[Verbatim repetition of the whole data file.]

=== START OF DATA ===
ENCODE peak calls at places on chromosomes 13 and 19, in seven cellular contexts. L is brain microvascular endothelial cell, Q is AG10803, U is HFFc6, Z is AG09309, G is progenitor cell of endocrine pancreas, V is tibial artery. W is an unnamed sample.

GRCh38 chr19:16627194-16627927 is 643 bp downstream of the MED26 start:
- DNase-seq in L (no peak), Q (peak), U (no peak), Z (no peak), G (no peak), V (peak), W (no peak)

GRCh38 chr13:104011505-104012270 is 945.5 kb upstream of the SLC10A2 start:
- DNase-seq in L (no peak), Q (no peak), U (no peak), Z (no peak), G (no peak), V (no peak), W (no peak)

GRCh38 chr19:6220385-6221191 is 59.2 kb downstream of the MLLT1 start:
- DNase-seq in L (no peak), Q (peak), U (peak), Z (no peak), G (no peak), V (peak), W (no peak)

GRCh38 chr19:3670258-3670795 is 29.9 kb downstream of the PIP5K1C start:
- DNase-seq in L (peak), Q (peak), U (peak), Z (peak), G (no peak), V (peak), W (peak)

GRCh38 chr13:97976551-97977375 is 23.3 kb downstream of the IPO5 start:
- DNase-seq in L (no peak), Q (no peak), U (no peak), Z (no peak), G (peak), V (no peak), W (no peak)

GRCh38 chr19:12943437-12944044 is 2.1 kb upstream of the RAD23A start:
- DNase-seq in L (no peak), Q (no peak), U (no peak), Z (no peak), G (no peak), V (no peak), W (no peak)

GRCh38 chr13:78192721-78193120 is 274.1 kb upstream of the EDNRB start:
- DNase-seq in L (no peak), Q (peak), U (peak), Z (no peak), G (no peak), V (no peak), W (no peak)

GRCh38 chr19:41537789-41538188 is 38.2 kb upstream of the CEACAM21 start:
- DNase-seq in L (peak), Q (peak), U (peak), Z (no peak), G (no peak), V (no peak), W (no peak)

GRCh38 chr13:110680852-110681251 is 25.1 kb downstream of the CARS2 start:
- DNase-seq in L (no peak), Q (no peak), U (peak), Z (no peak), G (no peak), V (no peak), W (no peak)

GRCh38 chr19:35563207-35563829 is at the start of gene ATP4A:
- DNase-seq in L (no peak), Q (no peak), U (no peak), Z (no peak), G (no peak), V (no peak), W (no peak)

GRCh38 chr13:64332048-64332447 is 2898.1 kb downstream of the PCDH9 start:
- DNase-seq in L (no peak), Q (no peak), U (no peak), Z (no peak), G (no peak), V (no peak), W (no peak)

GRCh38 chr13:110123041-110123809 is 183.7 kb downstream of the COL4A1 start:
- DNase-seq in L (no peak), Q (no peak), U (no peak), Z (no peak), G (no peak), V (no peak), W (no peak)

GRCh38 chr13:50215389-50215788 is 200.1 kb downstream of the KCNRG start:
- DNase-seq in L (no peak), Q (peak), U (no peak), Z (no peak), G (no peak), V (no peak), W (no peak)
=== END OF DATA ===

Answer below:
ENCODE peak calls at places on chromosomes 13 and 19, in seven cellular contexts. L is brain microvascular endothelial cell, Q is AG10803, U is HFFc6, Z is AG09309, G is progenitor cell of endocrine pancreas, V is tibial artery. W is an unnamed sample.

GRCh38 chr19:16627194-16627927 is 643 bp downstream of the MED26 start:
- DNase-seq in L (no peak), Q (peak), U (no peak), Z (no peak), G (no peak), V (peak), W (no peak)

GRCh38 chr13:104011505-104012270 is 945.5 kb upstream of the SLC10A2 start:
- DNase-seq in L (no peak), Q (no peak), U (no peak), Z (no peak), G (no peak), V (no peak), W (no peak)

GRCh38 chr19:6220385-6221191 is 59.2 kb downstream of the MLLT1 start:
- DNase-seq in L (no peak), Q (peak), U (peak), Z (no peak), G (no peak), V (peak), W (no peak)

GRCh38 chr19:3670258-3670795 is 29.9 kb downstream of the PIP5K1C start:
- DNase-seq in L (peak), Q (peak), U (peak), Z (peak), G (no peak), V (peak), W (peak)

GRCh38 chr13:97976551-97977375 is 23.3 kb downstream of the IPO5 start:
- DNase-seq in L (no peak), Q (no peak), U (no peak), Z (no peak), G (peak), V (no peak), W (no peak)

GRCh38 chr19:12943437-12944044 is 2.1 kb upstream of the RAD23A start:
- DNase-seq in L (no peak), Q (no peak), U (no peak), Z (no peak), G (no peak), V (no peak), W (no peak)

GRCh38 chr13:78192721-78193120 is 274.1 kb upstream of the EDNRB start:
- DNase-seq in L (no peak), Q (peak), U (peak), Z (no peak), G (no peak), V (no peak), W (no peak)

GRCh38 chr19:41537789-41538188 is 38.2 kb upstream of the CEACAM21 start:
- DNase-seq in L (peak), Q (peak), U (peak), Z (no peak), G (no peak), V (no peak), W (no peak)

GRCh38 chr13:110680852-110681251 is 25.1 kb downstream of the CARS2 start:
- DNase-seq in L (no peak), Q (no peak), U (peak), Z (no peak), G (no peak), V (no peak), W (no peak)

GRCh38 chr19:35563207-35563829 is at the start of gene ATP4A:
- DNase-seq in L (no peak), Q (no peak), U (no peak), Z (no peak), G (no peak), V (no peak), W (no peak)

GRCh38 chr13:64332048-64332447 is 2898.1 kb downstream of the PCDH9 start:
- DNase-seq in L (no peak), Q (no peak), U (no peak), Z (no peak), G (no peak), V (no peak), W (no peak)

GRCh38 chr13:110123041-110123809 is 183.7 kb downstream of the COL4A1 start:
- DNase-seq in L (no peak), Q (no peak), U (no peak), Z (no peak), G (no peak), V (no peak), W (no peak)

GRCh38 chr13:50215389-50215788 is 200.1 kb downstream of the KCNRG start:
- DNase-seq in L (no peak), Q (peak), U (no peak), Z (no peak), G (no peak), V (no peak), W (no peak)